Giving Women and Girls a Voice in Comedy

GOLD Comedy—a social impact start-up designed to help women, girls and non-binary folks hone their distinct comedic prowess—has launched a comprehensive online course to effectively equip aspiring female and non-binary comedians with the tools required to craft a successful standup set. With the inherent toxicity in comedy finally coming to light, GOLD’s mission of providing a safe-haven for women and girls to use and own their comedic voices is more important than ever.

via GOLD

“I was inspired to launch GOLD—the entire venture—because I love comedy, and I love loud, funny girls,”’ comedian and GOLD founder Lynn Harris told Ms. “The goal for the online course itself is to offer something that is, well, not your average (straight, white dude) comedy class.” Harris was intentional in providing such a class online and affordably—giving those who live outside of such comedic hubs as Chicago or New York “a safe, accessible, and hilarious place to find and cultivate their own funny.”

For just $19, GOLD is serving up several detailed and engaging lessons on the fundamentals of comedy, delivered with hilarity and enthusiasm by veteran comedian Elsa Waithe. Each lesson features accompanying writing prompts to stir comedic sensibilities, as well as external resources—such as sample clips of established comedians employing a component of standup taught in the corresponding lesson. “We’re building a multi-platform experience—live workshops and an online hub for coaching, community, creation and collaboration,” Harris explained, adding that GOLD’s courses outline the importance of inclusivity in both comedy and life. “The faces you see, the voices you hear, the jokes you learn from—they represent a real and relevant cross-section of comedy and society.”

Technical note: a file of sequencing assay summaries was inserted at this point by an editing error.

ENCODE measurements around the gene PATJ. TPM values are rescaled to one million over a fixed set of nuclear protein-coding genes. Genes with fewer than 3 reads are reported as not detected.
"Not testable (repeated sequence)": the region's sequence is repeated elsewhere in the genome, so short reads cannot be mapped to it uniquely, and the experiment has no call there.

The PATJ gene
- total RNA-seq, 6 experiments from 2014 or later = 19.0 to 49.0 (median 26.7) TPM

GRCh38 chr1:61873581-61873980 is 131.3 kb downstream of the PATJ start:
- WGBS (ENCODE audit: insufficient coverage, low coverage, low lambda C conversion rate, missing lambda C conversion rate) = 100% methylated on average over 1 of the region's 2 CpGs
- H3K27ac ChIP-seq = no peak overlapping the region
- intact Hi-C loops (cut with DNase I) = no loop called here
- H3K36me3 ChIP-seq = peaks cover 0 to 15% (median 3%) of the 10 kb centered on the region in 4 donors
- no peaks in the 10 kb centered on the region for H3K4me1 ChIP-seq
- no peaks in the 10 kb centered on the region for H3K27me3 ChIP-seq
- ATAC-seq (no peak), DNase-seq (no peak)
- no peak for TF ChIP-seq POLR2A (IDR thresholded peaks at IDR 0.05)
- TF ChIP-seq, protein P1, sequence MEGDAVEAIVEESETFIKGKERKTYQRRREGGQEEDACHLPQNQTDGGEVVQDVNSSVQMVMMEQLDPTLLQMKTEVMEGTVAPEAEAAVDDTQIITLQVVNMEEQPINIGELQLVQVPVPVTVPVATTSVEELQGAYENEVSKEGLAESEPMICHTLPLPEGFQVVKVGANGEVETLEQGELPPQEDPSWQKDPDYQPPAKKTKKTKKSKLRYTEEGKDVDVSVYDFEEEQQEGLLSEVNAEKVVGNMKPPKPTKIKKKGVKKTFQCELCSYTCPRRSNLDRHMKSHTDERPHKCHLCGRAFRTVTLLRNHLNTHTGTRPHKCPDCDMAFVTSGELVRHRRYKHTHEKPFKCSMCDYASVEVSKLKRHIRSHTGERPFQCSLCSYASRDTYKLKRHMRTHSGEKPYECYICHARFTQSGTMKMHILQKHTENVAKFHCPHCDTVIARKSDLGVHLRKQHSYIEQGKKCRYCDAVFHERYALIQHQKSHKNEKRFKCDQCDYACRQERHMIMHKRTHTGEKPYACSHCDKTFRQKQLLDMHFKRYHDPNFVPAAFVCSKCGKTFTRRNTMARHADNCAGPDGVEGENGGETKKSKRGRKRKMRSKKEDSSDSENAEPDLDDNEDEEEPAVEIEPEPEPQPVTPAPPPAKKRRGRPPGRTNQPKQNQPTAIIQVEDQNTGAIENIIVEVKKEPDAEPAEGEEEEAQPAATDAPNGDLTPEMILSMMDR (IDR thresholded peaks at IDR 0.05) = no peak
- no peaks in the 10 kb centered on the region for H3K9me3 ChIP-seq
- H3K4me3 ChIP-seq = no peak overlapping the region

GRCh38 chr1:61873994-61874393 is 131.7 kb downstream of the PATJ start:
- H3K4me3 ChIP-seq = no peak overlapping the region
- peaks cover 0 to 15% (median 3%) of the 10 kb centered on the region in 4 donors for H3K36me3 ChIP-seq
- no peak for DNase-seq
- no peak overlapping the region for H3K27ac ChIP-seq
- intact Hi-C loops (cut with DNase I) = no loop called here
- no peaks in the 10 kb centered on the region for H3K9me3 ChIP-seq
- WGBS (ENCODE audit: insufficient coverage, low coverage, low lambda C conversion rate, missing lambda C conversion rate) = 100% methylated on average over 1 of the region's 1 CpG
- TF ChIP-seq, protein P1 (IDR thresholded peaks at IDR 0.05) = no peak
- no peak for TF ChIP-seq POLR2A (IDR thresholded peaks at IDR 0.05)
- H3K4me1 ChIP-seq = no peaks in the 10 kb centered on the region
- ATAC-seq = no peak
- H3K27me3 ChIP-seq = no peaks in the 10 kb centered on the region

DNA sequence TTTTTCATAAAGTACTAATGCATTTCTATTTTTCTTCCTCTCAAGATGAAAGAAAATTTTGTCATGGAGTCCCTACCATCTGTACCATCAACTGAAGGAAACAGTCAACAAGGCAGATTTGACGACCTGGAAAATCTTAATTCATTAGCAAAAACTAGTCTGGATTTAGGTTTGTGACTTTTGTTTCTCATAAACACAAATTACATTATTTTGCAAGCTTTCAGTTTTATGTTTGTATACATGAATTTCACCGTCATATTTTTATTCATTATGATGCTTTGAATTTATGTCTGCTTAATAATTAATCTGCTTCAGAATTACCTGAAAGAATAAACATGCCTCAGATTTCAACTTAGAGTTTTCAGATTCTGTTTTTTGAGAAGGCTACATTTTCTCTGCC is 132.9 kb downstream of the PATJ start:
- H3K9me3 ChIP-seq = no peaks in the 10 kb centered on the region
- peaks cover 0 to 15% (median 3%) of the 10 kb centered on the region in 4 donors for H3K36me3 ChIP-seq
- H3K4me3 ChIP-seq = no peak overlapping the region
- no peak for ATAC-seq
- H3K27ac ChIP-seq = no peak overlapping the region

GOLD’s mission addresses a glaring problem within the standup sphere. The public allegations and subsequent toppling of comic titan Louis C.K. denotes a powerful shift in the comedic status quo—and for Harris, it’s about time. Prominent comedians—including Jon Stewart, Joe Rogan, Tig Notaro and Iliza Schlesinger—have recently come forward to confirm the existence of blatant chauvinism and discrimination often encountered in comedy clubs. Harris intends to fight it.

“Comedy still does not really welcome women,” Harris lamented. “Society still does not really welcome loud, funny girls… I have always said that the way to have less sexism in comedy is to have more women in comedy. More women doing, owning, running and defining comedy. And more women in comedy starts with more girls in comedy.”

Sarah Alexander is a recent graduate of Cal State Northridge. In addition to being a writer, she is a visual and performing artist, and attempts to use film, music and online platforms to spark conversation about social activism. She is an anomalous LA native, which affects her personality in a plethora of unique ways.

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